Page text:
Peace then moved the Gators to the Georgia 17 before the Bulldog secondary reasserted itself. On second down, Terry Hoage's safety blitz forced Peace to hurry a pass. Incomplete. On third down Peace lofted a pass that Wide Receiver Tyrone Young was supposed to run under, but instead it was Georgia Free Safety Jeff Sanchez who was at ground zero. Interception—the first of two for Sanchez as the Bulldogs increased their NCAA-leading total to 31.
The next time Florida got the ball, Georgia's defense applied the crusher by stopping the Gators on a fourth-and-one at the 'Dawgs' goal line. Though Florida's James Jones had been having success to that point—he had gained 37 yards on 10 carries—Lorenzo Hampton got the call on both third and fourth downs and came up short.
No one was about to stop Walker on the 80-yard drive that followed Sanchez' interception. He gained 50 yards on 10 carries, and did it every which way. He used his sprinter's speed to simply outrun defenders around the corner to gain 13 yards on a pitchout. He used his balance to pick up four yards after stumbling and almost falling behind the line of scrimmage. He used his quick reactions to cut back off a block and gain five yards. He used his strength to batter the middle of the stacked Florida line for two yards near the goal line. And he used his booster rockets to launch himself up and over the line on his one-yard plunge.
"What I noticed right away was how much better Herschel is reading blocks and holes," said Georgia's 1980 and '81 starting Quarterback Buck Belue, a TV color commentator at the game. "The other areas, his strength and speed, were sort of hard to improve on, though I think he's even better there, too."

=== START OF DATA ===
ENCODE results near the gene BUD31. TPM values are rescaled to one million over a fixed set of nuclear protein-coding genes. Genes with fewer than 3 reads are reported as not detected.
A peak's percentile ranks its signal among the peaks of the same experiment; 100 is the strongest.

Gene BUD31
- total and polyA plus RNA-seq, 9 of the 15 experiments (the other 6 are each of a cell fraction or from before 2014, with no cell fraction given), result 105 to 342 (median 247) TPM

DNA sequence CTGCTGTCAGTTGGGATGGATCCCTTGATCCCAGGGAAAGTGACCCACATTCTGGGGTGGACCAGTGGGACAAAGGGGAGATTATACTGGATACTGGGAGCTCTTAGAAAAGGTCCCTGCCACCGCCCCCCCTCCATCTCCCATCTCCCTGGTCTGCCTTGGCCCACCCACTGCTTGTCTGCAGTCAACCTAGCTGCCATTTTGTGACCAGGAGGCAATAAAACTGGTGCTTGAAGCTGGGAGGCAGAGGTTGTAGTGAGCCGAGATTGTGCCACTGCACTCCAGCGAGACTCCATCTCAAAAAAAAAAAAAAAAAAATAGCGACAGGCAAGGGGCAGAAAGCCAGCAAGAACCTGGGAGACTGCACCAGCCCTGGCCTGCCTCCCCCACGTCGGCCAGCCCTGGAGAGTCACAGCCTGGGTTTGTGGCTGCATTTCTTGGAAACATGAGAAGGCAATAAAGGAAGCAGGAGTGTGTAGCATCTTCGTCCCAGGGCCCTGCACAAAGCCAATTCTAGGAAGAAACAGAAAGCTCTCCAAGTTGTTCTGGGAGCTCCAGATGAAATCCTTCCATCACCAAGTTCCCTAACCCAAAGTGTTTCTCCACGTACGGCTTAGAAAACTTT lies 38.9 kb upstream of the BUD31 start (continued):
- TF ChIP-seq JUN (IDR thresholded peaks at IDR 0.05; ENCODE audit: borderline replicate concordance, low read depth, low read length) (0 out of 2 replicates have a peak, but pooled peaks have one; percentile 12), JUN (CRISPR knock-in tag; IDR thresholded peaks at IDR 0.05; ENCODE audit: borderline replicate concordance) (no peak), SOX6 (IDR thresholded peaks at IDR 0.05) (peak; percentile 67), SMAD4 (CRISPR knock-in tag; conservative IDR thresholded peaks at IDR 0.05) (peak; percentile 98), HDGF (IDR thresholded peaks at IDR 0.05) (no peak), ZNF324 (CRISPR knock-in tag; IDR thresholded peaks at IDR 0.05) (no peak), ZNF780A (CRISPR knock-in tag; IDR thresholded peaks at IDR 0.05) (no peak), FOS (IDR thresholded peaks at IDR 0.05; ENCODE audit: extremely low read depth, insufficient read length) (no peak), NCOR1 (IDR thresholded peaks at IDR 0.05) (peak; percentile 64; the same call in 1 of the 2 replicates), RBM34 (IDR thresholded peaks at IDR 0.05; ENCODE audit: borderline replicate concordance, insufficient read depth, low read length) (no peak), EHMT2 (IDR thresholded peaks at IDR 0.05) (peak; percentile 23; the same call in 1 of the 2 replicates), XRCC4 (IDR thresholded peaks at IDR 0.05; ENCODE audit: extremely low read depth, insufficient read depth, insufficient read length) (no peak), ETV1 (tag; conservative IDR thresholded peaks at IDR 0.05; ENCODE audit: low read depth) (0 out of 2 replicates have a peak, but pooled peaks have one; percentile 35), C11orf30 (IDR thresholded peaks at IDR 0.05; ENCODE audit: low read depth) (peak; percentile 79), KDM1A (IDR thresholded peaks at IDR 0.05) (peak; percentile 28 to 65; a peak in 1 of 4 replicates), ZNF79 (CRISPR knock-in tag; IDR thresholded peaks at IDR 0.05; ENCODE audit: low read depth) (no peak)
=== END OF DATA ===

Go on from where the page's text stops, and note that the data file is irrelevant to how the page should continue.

What's more, Walker has the dependability that great backs have to have. For example, the Bulldogs, leading 14-0, started a second-quarter series from their own 12 after Sanchez' second interception, and Walker ran them right out of trouble with a 24-yard gain. Third-and-nine from their own 36? Walker got the needed nine on a draw. Eventually, Kevin Butler kicked a 32-yard field goal that put Georgia up 17-0 at halftime.
"Walker did exactly what we expected, and we still couldn't stop him," said the Gators' Lilly. "There are a lot of great backs, but he's got something on every one of them."
If you're scoring, Walker is now the NCAA's alltime three-year leader in rushing (with 4,920 yards, 66 ahead of USC's Charles White) and carries (with 936, 18 better than Cornell's Ed Marinaro), and Saturday he moved past Marinaro into fifth on the alltime career rushing list.
But chew on this for a moment: Walker may never win the Heisman Trophy. He should have won it two years ago, but the voters invoked the unspoken Freshman Rule and gave it to George Rogers. He gained 1,891 yards last season, third best in college history, but Marcus Allen went over 2,000 and the voters invoked the Statistics Rule and gave it to Allen, perhaps justifiably. And if Stanford Quarterback John Elway beats Walker out this year in what promises to be one of the closest votes in the history of the award, no one can predict if Walker will even be around to win it as a senior—or if an injury, like the broken thumb that hampered him in the first two games this season, will be a factor. "What they should do is award him a career Heisman," says Dooley.
That would be just fine with his fans, to whom Walker has become a star of a magnitude all his own. His programmed answers to questions may disappoint reporters, but the public loves the strong, patient, silent man, who seems the antithesis of today's spoiled athlete, and probably is. On this team, Walker scores and tosses the ball to an official, while Offensive Tackle Guy McIntyre performs the high fives.
The fans' reaction to Walker's appearance at a TV head-shot session the day before the game was something to behold. The moment he walked out on the Gator Bowl field, a throng of 300 closed in, shouting his name. He signed 30 minutes worth of autographs before three uniformed troopers led him off the field. And the next afternoon with 2½ minutes left in the game, another convoy of troopers formed around Walker to escort him safely off the field. That kind of attention is usually reserved for the venerable legends of football, like Bear Bryant, not 20-year-olds. But then again, it may be only appropriate. After all, Walker has led the Bulldogs to a No. 1 ranking two out of the three years he's been in Athens, and that is the stuff of legends.